and I finally understood the destiny of the wicked.
 18 Truly, you put them on a slippery path
      and send them sliding over the cliff to destruction.
 19 In an instant they are destroyed,
      completely swept away by terrors.
 20 When you arise, O Lord,
      you will laugh at their silly ideas
      as a person laughs at dreams in the morning.

 21 Then I realized that my heart was bitter,
      and I was all torn up inside.
 22 I was so foolish and ignorant—
      I must have seemed like a senseless animal to you.
 23 Yet I still belong to you;
      you hold my right hand.
 24 You guide me with your counsel,
      leading me to a glorious destiny.
 25 Whom have I in heaven but you?
      I desire you more than anything on earth.
 26 My health may fail, and my spirit may grow weak,
      but God remains the strength of my heart;
      he is mine forever.

 27 Those who desert him will perish,
      for you destroy those who abandon you.
 28 But as for me, how good it is to be near God!
      I have made the Sovereign Lord my shelter,
      and I will tell everyone about the wonderful things you do.

A Facebook post by a young friend made me turn to this passage again this morning. I believe it is my favorite Psalm. Rich posted something a short while ago, Why Does God Allow Evil in the World? I think this psalm answers that question—God is being merciful just now. He is storing up, saving His wrath for the day of destruction when the wicked will feel the full penalty of their disobedience. Meanwhile, He draws men to Him, and by saving the ungodly, God shows His incredible mercy toward sinful men.

Paul reminded Timothy of this truth when he wrote, “But for that very reason I was shown mercy so that in me, the worst of sinners, Christ Jesus might display his unlimited patience as an example for those who would believe on him and receive eternal life” (1 Timothy 1:16).

A better question would be this, What IF God did take care of evil in the world? Suppose today, this next moment, God decided enough was enough, and today He was going to make it right—no more evil would exist on this planet. What would this world look like? How many of us would remain standing in our own righteousness? Instead, Peter tells us, “By the same word the present heavens and earth are reserved for fire, being kept for the day of judgment and destruction of ungodly men. But do not forget this one thing, dear friends: With the Lord a day is like a thousand years, and a thousand years are like a day. The Lord is not slow in keeping his promise, as some understand slowness. He is patient with you, not wanting anyone to perish, but everyone to come to repentance.”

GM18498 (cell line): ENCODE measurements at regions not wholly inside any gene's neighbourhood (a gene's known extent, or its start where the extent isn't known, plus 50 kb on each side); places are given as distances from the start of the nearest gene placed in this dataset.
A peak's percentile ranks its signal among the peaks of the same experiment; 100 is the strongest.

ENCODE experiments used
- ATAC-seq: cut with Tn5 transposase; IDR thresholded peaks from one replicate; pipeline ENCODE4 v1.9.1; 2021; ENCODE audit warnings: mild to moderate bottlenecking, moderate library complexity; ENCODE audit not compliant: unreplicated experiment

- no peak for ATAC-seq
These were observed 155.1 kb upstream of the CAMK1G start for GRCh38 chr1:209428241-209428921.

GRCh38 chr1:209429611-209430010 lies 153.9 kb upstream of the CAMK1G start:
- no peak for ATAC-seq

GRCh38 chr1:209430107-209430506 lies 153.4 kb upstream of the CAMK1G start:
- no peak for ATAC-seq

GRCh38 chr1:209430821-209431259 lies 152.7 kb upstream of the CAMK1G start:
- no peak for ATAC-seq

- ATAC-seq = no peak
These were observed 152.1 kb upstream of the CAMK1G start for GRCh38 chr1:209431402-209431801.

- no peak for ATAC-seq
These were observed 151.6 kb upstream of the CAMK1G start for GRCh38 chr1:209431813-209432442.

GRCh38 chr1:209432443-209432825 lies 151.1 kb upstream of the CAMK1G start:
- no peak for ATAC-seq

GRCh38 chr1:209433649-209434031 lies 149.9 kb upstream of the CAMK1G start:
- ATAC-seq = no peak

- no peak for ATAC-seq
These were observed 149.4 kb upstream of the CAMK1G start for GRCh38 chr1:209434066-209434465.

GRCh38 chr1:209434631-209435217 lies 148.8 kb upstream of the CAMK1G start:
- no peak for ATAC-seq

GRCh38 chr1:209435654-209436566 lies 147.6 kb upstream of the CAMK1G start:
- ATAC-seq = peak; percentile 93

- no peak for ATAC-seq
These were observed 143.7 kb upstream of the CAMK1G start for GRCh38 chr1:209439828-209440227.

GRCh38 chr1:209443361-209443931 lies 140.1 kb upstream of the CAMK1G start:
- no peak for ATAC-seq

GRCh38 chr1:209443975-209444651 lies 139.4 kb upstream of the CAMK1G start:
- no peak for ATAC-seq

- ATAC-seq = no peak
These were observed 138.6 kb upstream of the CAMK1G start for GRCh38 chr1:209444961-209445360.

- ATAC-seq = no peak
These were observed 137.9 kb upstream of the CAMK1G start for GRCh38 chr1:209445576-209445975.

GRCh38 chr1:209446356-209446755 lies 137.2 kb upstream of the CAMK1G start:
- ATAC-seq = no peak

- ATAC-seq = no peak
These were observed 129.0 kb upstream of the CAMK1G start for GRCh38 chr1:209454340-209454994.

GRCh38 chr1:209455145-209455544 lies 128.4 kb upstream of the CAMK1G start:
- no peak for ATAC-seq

Yes, God is demonstrating His patience toward us by withholding His wrath for a time. The question is, will we respond to His mercy, His free gift of salvation, or will we stubbornly store up wrath for the day of destruction?


December 01, 2009

Did you notice? It’s December!

Merry Christmas


Holier than thou? I think not...

1 Corinthians 1:27-31

But God chose the foolish things of the world to shame the wise; God chose the weak things of the world to shame the strong. He chose the lowly things of this world and the despised things—and the things that are not--to nullify the things that are, so that no one may boast before him. It is because of him that you are in Christ Jesus, who has become for us wisdom from God--that is, our righteousness, holiness and redemption. Therefore, as it is written: "Let him who boasts boast in the Lord."


man lies on the ground, no pulse, no heartbeat. Medical personnel arrive, administer drugs, CPR, and a defibrilator. His heart rhythm starts once again. Was he dead? Did he choose to come back to life?

It’s the same with men, who are dead in sin. We need God to reach down to us, to “quicken” us, or give us life. Then when He offers us the free gift of salvation, who could ever reject it? But dead men make no choices.

God chose us, and gave us eternal life. “It is because of Him that you are in Christ Jesus” He awakened us from the dead—freed us from the power that sin was exercising over us. Any righteousness we have has been credited to us. Why? So that not one of us will ever be able to say we earned or deserved the grace that He has bestowed on us. We are not able to keep ourselves from falling away, either, only He can do that—and he promised us that He would in John chapter 6. So when we’re tempted to think we’ve got a corner on righteousness, let’s take a look back at what we WERE and realize that what we ARE and what we WILL BE are a result of the work of God’s grace in and through us “so that no one may boast before Him.” Instead, let’s give credit where credit is due—put your boast IN THE LORD!